A Château d'Yquem usually reaches its ripe for consumption at the earliest after six to seven years, but the very big one vintages last as good as ever. One of the most famous vintages is the legendary one 1811, He was also referred to as "Napoleon wine" (or "comet wine"), because the French emperor Napoleon (1769-1821) at that time reached the height of his fame. In July 2011 was by the Antique Wine Company in London, a bottle of this year by 75,000 British pounds (about € 85,000) to the well-known former sommelier Christian Vanneque sold. This one was legendary in 1976 Paris Wine Tasting been there. The authenticity of the bottle was after careful testing of bottles label and capsule confirmed by the château itself. With this high sale price, this wine is the most expensive white wine in the world,
The outstanding vintages are 1784, 1811, 1814, 1825, 1847, 1921, 1929, 1937, 1945, 1959, 1967, 1970, 1971, 1975, 1976, 1980, 1981, 1982, 1983, 1984, 1985, 1986, 1987, 1989, 1990, 1991 and 1994. Many of them are not yet at their peak. The well-known Swiss degustator René, judging by the 20-point system Gabriel even awarded 21 points for the year 1937 and described this as "over wine". Incidentally, in 1998 one of the famous German wine collectors Hardy was found in Munich Rodenstock (1941-2018) organized now legendary and described in a book tasting with 125 different sometimes very old Château d'Yquem vintages instead. Since 1959, a dry white wine from non-noble rotten grapes is produced in half Sémillon and Sauvignon Blanc, which bears the idiosyncratic name "Y" (French Ygrec = Ypsilon). This is similar in taste and alcohol content, but has only a very sweet hint of sweetness (and is much cheaper). It will not be second wine produced.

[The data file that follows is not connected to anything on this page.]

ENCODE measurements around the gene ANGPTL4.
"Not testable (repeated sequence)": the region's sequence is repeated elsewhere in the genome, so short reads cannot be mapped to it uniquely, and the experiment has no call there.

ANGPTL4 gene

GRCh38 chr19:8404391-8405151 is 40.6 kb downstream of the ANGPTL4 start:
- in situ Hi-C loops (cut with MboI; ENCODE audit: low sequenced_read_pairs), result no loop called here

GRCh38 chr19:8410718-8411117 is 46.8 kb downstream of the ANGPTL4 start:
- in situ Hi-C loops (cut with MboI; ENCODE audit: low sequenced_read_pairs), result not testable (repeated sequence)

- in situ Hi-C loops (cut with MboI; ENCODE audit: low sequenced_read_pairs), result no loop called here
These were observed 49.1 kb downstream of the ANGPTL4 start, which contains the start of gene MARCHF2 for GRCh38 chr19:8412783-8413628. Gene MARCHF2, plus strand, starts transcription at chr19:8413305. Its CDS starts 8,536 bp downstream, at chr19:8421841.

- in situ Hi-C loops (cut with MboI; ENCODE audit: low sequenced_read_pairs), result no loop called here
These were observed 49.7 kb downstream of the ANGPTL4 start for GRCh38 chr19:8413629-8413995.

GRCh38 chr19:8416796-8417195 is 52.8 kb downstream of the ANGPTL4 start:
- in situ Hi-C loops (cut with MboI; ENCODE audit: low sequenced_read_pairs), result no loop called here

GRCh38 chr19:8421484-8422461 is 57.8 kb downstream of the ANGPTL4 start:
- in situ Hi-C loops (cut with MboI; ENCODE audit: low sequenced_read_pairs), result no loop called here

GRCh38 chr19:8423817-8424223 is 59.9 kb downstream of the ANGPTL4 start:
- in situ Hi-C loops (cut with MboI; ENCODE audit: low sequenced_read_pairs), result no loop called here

Image: © Benjamin Zingg - Switzerland